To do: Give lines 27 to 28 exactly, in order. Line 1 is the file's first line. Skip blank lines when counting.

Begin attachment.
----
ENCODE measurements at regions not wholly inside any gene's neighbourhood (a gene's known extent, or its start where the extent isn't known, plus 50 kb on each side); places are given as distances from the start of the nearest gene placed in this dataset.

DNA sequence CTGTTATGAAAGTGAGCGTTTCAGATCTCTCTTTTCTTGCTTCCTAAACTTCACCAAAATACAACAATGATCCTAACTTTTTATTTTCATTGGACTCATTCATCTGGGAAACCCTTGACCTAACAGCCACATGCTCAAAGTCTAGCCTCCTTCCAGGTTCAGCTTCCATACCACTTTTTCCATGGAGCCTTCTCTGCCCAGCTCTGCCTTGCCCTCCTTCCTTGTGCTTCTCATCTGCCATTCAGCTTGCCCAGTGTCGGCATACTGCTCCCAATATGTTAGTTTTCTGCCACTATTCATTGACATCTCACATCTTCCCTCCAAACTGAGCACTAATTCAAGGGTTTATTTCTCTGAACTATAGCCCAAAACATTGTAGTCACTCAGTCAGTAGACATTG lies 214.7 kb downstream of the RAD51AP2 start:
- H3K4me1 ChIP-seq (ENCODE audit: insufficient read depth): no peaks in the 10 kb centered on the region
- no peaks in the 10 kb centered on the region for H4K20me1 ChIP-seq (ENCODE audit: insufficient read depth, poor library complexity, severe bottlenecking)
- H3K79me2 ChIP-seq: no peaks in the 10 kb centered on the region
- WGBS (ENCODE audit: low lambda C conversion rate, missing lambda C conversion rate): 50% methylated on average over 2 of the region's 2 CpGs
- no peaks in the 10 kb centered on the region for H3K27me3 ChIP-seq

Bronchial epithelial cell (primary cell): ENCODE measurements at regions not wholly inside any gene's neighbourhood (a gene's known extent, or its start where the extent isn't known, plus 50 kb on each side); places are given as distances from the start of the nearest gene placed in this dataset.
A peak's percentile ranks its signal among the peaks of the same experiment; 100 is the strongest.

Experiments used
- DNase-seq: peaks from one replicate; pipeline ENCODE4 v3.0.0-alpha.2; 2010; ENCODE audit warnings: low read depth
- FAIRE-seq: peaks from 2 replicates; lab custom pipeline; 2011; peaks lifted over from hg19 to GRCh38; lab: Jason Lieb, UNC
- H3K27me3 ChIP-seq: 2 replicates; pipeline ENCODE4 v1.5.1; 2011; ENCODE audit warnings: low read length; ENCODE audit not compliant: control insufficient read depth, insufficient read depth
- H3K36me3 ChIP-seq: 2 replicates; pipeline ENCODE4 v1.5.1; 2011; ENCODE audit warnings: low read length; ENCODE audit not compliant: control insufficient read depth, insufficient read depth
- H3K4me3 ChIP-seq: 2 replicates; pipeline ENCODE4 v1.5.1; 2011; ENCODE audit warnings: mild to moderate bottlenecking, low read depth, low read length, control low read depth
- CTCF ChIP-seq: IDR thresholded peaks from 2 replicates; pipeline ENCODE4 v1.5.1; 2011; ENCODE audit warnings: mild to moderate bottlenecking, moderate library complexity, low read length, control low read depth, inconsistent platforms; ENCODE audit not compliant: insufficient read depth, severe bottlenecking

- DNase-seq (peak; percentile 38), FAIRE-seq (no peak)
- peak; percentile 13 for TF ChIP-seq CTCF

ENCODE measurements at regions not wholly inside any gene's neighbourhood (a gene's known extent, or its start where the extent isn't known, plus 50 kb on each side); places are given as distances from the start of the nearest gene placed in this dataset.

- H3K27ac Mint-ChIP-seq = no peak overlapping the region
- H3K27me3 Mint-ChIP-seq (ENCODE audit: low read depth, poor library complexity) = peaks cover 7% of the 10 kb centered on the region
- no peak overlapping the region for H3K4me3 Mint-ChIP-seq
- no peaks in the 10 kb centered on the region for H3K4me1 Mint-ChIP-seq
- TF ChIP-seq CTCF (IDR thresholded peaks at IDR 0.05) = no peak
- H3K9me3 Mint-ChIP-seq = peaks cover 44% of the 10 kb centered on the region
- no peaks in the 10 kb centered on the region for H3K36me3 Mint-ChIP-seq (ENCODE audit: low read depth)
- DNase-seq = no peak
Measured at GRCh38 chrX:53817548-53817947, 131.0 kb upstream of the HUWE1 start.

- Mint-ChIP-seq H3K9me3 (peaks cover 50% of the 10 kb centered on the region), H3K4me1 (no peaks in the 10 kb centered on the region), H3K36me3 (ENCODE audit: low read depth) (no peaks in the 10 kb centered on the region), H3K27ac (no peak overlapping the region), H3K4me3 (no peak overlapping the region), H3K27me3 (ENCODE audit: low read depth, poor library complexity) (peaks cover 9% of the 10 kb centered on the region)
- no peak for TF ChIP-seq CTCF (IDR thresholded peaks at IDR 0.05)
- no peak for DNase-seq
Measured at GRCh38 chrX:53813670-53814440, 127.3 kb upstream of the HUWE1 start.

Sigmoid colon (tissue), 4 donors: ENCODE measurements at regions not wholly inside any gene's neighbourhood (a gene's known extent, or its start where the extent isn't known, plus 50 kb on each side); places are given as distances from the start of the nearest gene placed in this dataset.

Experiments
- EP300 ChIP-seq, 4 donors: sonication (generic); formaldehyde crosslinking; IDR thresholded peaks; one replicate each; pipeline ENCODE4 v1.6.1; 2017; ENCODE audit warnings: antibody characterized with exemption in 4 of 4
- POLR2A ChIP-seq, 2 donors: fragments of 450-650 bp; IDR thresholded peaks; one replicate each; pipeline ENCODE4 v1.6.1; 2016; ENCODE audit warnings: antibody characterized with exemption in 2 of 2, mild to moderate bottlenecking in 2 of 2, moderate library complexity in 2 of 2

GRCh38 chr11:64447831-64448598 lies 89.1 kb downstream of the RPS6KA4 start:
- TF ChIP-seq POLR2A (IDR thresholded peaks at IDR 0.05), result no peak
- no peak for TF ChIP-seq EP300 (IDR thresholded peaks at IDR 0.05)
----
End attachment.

- DNase-seq = no peak
Measured at GRCh38 chrX:53817548-53817947, 131.0 kb upstream of the HUWE1 start.